Seven Million People At Risk Of Starvation Across East Africa
More than seven million people across six countries in East Africa are on the brink of starvation. If the international community does not act now, thousands could face long-term health consequences or die, warns World Vision.
Andrew Morley, World Vision International President & CEO, said: "The world needs to wake up now. Millions of children are being pushed to the brink of starvation. They are facing a deadly cocktail of conflict, climate change and the crushing aftershocks of COVID-19. I’ve seen first-hand the devastating impact of malnutrition in many places we work.”
It is estimated that more than 108,000 people in East Africa are under catastrophic famine-conditions, marked by critical acute malnutrition, starvation, destitution and death. Additionally, almost 7 million people are one step away from famine, and as many as 26 million require urgent action to prevent them sliding into the same acute situation.
“We are marshalling resources to support vulnerable communities across East Africa, to avert the catastrophic effects of hunger, starvation and loss of livelihoods particularly on children,” said Joseph Kamara, Regional Humanitarian and Emergency Affairs Director for World Vision East Africa. “It is not too late to avert the crisis, but it will be soon, if we don't act.”
East Africa has endured substantial and widespread breeding of desert locusts since late 2019, resulting in loss of pasture and crops. During the second half of 2020, large-scale floods destroyed the crops of more than four million people across the region. Furthermore, the region is gripped by protracted crises and fragility in several countries compounded by the new conflict in Tigray, Ethiopia, which has dramatically increased food insecurity. “The humanitarian response to each of these issues has been limited by insufficient funding due to competing humanitarian needs in other regions,” said Mr Kamara.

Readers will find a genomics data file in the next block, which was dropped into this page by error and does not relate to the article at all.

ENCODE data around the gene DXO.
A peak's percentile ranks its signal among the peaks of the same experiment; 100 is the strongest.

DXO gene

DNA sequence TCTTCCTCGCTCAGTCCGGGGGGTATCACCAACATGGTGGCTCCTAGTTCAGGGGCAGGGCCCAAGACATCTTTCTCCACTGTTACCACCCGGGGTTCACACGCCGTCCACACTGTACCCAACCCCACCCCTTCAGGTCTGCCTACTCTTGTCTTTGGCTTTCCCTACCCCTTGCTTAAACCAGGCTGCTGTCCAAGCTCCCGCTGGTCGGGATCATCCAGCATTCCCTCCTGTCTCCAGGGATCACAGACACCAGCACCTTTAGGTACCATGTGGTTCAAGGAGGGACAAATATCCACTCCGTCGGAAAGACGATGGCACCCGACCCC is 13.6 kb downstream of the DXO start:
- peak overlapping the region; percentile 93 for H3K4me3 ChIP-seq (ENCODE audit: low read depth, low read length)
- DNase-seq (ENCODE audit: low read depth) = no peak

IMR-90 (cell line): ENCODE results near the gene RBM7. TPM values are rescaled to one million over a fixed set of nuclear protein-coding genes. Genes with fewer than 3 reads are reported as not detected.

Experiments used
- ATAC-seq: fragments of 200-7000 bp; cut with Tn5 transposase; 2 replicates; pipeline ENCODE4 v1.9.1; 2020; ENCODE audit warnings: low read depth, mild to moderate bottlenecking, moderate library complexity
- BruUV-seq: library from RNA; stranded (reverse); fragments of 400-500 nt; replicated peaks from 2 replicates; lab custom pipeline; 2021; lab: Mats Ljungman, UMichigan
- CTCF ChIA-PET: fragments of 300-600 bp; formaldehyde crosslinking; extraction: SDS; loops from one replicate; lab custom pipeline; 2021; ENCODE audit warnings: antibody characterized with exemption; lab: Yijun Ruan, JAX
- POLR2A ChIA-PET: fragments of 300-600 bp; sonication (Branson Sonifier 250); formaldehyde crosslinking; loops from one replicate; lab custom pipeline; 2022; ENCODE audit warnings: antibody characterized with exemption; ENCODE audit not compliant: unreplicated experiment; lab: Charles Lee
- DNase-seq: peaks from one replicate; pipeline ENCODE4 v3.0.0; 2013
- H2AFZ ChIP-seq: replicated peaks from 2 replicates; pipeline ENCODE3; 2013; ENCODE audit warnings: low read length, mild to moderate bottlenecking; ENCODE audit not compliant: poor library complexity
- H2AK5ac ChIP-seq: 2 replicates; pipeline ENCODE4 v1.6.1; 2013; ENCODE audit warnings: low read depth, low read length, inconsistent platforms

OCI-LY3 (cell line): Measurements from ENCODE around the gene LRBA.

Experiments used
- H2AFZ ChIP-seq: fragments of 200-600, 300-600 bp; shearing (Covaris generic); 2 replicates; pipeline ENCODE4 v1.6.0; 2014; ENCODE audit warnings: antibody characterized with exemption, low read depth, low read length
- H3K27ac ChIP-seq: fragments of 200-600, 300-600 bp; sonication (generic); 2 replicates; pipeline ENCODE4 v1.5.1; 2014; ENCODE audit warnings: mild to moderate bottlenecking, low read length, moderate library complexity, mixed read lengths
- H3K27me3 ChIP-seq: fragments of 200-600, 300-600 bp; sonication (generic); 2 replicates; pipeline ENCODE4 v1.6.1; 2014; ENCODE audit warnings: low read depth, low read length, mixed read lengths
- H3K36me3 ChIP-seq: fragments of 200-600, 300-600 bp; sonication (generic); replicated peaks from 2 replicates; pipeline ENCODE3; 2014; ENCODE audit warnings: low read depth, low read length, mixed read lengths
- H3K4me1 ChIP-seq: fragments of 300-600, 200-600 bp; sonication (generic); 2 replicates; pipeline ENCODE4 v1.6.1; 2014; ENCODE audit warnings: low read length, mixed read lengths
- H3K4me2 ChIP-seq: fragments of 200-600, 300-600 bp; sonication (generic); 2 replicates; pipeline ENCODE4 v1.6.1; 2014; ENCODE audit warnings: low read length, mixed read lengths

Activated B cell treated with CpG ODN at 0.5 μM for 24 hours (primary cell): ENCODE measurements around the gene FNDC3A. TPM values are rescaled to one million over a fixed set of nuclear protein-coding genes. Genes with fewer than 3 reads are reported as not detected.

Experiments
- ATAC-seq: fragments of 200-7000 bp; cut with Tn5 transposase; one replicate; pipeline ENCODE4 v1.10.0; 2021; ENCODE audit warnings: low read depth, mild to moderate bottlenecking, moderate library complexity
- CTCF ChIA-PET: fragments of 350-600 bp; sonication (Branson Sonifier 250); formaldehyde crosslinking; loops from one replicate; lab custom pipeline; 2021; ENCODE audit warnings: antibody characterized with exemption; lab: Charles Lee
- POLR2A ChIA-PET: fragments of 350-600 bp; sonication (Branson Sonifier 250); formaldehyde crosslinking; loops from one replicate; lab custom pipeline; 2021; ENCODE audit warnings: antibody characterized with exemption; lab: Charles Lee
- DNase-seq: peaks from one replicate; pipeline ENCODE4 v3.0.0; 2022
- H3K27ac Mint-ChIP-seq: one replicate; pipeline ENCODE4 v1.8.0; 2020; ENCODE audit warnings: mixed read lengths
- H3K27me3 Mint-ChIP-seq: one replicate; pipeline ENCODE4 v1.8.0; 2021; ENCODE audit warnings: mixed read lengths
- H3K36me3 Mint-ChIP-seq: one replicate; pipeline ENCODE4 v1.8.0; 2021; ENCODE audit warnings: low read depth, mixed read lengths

World Vision has declared a multi-country emergency response for Ethiopia, Somalia, South Sudan, Sudan, Kenya and Uganda. It aims to reach approximately 2.4 million people, including 490,000 children. The organisation is already responding with food distributions in multiple countries.
“In the face of unprecedented global demands for humanitarian funding, crises in East Africa are receiving limited international attention, despite urgent and life-threatening needs,” said Mr Kamara. “We appeal to national governments, regional institutions, humanitarian actors and donors to urgently address the hunger crisis in East Africa and more forcefully communicate its breadth and severity.”
“Let me be direct: there is no place or excuse for famine in the 21st century. We have the resources and technology to feed the world.The fact we have reached this point shows there has been a clear and catastrophic moral failure by the international community.A generation of girls and boys needs us to bring hope. Children of the world are looking to us to act,”said Andrew Morley